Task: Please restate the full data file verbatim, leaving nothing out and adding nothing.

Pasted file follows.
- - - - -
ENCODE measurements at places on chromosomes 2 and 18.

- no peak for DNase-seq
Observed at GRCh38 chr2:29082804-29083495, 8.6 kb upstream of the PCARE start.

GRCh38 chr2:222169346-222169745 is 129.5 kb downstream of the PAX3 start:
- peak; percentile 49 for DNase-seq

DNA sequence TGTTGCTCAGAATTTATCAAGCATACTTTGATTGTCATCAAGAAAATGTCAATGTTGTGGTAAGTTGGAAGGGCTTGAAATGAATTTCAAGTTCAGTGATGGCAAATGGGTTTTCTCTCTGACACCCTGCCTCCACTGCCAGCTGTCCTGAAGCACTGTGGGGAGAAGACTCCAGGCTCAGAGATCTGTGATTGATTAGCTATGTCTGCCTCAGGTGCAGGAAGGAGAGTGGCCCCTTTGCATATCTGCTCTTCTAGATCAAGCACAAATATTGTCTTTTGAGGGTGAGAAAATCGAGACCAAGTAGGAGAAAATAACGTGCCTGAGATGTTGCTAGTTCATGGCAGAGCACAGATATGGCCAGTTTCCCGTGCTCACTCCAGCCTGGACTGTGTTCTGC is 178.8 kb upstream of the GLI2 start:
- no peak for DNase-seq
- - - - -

ENCODE measurements at places on chromosomes 2 and 18.

- no peak for DNase-seq
Observed at GRCh38 chr2:29082804-29083495, 8.6 kb upstream of the PCARE start.

GRCh38 chr2:222169346-222169745 is 129.5 kb downstream of the PAX3 start:
- peak; percentile 49 for DNase-seq

DNA sequence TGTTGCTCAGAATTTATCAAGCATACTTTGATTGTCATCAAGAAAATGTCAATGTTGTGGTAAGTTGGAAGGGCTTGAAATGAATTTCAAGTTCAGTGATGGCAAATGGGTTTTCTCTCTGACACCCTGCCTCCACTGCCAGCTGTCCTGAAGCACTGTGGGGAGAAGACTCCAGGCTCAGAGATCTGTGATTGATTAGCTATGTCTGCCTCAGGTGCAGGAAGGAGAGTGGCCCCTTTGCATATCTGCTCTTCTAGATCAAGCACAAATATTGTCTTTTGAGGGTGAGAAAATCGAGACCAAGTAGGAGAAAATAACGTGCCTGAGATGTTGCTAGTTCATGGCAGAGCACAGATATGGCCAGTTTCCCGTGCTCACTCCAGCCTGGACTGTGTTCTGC is 178.8 kb upstream of the GLI2 start:
- no peak for DNase-seq